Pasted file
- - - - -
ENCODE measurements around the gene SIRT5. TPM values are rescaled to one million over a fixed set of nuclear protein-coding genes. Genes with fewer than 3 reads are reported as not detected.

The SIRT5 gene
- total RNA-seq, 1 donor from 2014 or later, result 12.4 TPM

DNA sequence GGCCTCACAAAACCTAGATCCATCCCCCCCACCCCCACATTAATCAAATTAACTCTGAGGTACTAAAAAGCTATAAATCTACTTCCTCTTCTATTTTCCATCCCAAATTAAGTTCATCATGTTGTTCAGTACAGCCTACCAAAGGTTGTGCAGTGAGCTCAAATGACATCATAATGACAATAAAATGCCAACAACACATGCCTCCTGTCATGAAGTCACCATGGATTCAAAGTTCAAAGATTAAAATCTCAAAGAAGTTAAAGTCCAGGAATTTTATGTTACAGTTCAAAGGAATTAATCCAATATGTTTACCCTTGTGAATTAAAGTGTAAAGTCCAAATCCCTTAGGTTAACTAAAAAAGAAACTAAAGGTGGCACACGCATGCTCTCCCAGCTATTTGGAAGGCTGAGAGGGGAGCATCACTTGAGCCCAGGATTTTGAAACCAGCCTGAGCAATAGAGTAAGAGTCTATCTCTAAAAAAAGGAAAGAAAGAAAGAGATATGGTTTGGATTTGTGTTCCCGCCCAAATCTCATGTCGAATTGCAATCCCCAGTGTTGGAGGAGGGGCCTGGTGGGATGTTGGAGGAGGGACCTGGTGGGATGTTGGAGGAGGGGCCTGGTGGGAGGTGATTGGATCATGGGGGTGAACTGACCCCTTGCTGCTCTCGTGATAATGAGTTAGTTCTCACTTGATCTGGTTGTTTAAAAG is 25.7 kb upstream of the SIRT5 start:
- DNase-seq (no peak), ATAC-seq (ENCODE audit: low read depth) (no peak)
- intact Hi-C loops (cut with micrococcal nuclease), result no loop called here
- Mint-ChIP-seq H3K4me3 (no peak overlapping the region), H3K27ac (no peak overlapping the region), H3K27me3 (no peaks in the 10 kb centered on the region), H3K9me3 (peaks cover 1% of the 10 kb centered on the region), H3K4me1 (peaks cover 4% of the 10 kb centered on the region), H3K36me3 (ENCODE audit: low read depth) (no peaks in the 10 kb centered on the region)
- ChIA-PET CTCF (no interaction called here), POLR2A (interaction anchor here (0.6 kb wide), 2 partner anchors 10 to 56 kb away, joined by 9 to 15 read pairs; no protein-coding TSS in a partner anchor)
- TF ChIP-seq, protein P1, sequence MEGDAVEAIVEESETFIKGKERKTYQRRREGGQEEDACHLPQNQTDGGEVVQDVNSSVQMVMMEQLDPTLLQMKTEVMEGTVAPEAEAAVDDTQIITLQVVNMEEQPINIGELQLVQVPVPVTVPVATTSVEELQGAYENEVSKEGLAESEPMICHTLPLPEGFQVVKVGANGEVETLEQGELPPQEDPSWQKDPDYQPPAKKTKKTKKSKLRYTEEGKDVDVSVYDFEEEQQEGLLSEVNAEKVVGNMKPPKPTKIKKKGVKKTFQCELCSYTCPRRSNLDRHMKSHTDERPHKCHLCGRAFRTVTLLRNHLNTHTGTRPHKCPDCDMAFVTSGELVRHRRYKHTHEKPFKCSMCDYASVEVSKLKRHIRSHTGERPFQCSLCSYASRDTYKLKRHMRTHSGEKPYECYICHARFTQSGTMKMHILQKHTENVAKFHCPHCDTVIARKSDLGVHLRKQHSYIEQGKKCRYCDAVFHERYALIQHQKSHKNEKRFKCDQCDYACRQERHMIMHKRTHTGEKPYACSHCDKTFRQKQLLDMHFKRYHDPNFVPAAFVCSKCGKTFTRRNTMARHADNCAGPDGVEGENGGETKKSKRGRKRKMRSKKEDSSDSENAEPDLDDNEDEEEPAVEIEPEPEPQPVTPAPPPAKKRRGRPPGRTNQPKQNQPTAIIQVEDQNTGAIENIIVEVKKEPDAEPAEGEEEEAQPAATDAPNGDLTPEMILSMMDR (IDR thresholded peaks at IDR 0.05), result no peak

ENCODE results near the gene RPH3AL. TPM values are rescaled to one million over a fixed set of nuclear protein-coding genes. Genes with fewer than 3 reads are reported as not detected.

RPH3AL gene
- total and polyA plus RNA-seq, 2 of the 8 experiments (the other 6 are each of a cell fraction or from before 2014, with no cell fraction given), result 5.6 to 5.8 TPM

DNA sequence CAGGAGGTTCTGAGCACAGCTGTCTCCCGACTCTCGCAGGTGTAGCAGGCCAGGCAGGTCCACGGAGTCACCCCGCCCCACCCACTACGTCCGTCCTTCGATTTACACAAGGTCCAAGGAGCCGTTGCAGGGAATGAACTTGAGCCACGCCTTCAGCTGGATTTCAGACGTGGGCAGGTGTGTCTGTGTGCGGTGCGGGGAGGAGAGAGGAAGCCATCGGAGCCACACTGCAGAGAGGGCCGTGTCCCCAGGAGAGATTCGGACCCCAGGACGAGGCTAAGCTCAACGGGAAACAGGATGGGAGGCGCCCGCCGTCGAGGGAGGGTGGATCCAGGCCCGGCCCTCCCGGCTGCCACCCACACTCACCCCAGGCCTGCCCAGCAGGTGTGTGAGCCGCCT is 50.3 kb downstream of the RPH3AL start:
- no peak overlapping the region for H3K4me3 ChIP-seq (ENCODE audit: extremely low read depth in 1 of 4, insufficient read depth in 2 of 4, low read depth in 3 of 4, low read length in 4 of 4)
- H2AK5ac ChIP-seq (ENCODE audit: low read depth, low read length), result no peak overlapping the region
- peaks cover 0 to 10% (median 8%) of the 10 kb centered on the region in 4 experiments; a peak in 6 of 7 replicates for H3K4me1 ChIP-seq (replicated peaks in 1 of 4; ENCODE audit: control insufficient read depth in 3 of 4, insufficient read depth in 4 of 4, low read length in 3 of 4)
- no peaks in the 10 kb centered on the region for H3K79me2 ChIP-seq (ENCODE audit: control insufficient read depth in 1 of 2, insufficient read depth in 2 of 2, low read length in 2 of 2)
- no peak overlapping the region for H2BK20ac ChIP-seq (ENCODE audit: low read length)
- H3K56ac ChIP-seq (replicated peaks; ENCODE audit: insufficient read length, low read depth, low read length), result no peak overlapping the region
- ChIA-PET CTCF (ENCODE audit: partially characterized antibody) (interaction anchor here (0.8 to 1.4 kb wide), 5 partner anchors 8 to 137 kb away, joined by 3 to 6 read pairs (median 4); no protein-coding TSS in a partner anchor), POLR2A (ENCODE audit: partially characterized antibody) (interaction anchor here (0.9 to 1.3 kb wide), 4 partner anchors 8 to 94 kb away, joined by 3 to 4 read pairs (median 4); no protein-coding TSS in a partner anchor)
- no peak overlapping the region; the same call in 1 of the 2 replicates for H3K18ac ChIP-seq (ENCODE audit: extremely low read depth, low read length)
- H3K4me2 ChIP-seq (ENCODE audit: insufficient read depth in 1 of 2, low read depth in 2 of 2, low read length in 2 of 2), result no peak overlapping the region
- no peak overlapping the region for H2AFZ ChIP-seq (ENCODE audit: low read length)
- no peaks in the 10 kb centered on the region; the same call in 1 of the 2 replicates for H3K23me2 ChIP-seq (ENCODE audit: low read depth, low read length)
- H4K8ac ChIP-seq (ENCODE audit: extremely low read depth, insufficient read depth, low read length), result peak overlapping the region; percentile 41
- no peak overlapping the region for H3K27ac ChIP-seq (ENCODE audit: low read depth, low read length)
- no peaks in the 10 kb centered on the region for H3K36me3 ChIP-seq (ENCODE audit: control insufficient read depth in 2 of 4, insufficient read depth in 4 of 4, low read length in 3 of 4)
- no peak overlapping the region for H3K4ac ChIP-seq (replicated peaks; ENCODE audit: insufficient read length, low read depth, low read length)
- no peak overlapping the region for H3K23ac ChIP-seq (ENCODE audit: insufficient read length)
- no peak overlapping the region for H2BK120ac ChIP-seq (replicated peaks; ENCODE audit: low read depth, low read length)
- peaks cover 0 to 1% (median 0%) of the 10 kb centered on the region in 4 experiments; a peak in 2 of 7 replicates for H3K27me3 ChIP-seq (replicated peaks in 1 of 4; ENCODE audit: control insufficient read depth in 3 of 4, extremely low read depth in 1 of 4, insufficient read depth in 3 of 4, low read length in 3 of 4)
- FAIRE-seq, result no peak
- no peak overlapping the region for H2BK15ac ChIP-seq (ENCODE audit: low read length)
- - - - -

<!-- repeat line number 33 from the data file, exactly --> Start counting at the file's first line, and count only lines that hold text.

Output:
- no peak overlapping the region for H2BK15ac ChIP-seq (ENCODE audit: low read length)